Efflorescence

Efflorescence Garage Floor

efflorescence garage floorDuring the winter in northern states and in Canada, your car will be covered in snow and ice. There will be a buildup in the wheel wells on your car of slush. It is a mixture of snow, sand and salt which among other things eats away at your car. But also melts in your garage and lands on the floor. As the water evaporates your left with a mix of sand and salt deposits in a white powder like form. This white stuff is efflorescence. Efflorescence deposits on your garage floor do not look great. It  can cause damage to any tools etc. that may be in your garage. This is salt after all and salt corrodes any exposed metal.

How to Get Rid of Efflorescence Garage Floor Deposits?

Washing the floor will help remove some of the material, however there is still a great deal that will be in the concrete and will also be in the cracks in your floor. Once your floor dries, the salts will reappear. The best approach is to use a brush with stiff fibers and sweep up all of the loose material and discard it in the garbage.

You may need to do this several times to remove all of the material on the floor. If you have a leaf blower, this tool can get rid of almost all of the grit and salt left on the floor. Move your car and any other items that might obstruct the removal of the dust. I would move your car onto the street since there will be lots of dust in the air and you do not want it landing on your car.

Start at the furthest point away from the garage door and blow all of the dust out the door onto the driveway and then onto the street or your lawn. This method does not cost anything and will get rid of any fine particles of sand and salt that is left after first sweeping the garage floor with a broom.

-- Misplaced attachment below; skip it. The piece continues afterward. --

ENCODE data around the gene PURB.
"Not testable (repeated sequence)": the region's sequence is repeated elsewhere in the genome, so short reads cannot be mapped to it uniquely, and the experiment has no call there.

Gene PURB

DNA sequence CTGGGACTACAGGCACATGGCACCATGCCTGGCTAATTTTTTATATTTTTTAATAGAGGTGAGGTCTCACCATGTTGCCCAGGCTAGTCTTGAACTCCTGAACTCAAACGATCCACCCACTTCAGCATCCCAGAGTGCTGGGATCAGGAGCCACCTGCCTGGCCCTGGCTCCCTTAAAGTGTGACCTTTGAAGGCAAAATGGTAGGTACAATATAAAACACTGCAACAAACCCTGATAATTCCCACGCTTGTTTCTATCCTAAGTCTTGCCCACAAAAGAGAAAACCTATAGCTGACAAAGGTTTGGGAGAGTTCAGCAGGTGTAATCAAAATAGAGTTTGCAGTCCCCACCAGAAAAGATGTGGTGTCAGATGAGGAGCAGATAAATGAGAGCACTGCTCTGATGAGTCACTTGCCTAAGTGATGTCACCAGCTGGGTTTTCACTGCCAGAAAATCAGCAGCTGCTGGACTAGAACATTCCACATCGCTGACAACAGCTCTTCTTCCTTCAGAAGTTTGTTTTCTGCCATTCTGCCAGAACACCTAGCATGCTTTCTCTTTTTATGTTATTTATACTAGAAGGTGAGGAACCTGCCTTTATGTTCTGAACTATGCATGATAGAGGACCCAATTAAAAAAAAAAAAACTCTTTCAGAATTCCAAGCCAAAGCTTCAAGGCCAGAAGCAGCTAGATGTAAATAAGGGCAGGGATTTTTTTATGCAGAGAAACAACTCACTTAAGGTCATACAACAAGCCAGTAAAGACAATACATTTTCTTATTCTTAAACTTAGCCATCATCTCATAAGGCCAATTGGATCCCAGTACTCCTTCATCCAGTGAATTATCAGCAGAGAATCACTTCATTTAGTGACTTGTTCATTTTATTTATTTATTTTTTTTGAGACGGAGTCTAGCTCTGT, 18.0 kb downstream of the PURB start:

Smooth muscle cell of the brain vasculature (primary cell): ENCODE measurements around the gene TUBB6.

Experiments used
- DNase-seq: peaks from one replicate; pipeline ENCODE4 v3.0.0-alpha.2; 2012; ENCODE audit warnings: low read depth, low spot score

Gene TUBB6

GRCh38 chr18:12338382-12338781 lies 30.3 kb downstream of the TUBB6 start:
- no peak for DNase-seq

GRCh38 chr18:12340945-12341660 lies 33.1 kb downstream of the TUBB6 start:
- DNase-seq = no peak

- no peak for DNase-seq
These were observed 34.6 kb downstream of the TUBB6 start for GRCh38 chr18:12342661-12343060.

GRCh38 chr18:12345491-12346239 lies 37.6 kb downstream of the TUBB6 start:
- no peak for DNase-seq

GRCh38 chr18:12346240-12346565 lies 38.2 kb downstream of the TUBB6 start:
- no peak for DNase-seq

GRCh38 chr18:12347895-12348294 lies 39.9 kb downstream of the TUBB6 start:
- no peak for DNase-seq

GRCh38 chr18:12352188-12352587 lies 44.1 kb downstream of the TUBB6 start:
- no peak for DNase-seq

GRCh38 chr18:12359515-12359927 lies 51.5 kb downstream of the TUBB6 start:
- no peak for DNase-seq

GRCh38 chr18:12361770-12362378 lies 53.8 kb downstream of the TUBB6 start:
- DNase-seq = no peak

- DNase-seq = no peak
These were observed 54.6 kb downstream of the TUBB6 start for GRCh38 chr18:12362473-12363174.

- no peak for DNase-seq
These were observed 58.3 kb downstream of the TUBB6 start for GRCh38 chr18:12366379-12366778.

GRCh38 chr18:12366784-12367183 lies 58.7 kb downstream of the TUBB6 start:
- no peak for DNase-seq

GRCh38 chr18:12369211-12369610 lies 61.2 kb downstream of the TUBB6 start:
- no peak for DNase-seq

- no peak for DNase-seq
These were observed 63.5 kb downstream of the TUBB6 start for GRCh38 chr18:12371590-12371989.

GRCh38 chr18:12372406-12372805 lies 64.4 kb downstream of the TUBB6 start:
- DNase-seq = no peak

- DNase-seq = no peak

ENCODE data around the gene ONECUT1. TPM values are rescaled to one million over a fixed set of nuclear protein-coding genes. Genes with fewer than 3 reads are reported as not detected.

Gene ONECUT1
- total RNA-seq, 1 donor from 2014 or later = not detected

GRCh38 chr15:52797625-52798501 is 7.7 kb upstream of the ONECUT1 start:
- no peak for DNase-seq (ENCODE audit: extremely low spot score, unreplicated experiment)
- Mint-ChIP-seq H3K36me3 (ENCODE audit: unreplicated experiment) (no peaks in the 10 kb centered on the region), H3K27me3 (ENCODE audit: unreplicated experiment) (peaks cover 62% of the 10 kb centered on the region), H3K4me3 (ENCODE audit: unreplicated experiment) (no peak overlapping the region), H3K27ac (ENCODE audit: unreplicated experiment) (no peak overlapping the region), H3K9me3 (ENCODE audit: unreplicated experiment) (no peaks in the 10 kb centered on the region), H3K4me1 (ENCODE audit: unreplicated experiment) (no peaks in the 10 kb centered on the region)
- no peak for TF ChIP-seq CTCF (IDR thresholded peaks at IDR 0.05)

There are lots of products on the market that advertised to deal with efflorescence garage floor removal, however this is the easiest and the least expensive method.


What is this White Powder on my Concrete Garage Floor

white powder on concrete garage floorIn northern climates, cities and counties spread lots of salt on roads to melt the snow and reduce accidents. The salt gets on our cars and makes a mess of our cars causing them to rust and deteriorate. When we place our car in the garage, the snow and salt mixture melts. It drips onto the concrete floor seeping into cracks in the concrete. When the salt water evaporates it leaves a white powder called efflorescence. This is a very common occurrence. Especially in northern climates where a great deal of salt and sand mixtures are used to keep the roads from becoming too icy. Many people wonder what this white powder on my concrete garage floor is.

When the snow and salt mixture melts, it coats the floor with a salty brine. The concrete will absorb this brew like a paper towel,  readily soaking up all of the moisture including the salt. When the water evaporates at the salt is left behind. It sits on the surface of your garage floor as well as in the cracks in the concrete. It is just find crystals of salt.

How to clean Efflorescence White Powder on my Concrete Garage Floor

Washing the white powder with water does not work. This will cause the salt to be absorbed by the water and driven into the concrete. When the floor dries again the efflorescence will come back.

Even if you try to wash the floor several times the efflorescence or salt crystals will come back each time after the water dries. The best way to get rid of this fine powder is to use a fine broom and brush up the powder into small piles. Sweep the powder into a pile, scoop it up and place it in the garbage. You may need to sweep several times before it all is gone.

Some consumers will use an electric blower to blow all of the dust and all of the salt, this salt mix together out of the garage and into the street. This just adds to the dust floating around in the air which eventually falls to the ground, on your shrubs, grass and even your car. My preference is to sweep it up with a broom as mentioned before and scoop it into the plastic  garbage bag.


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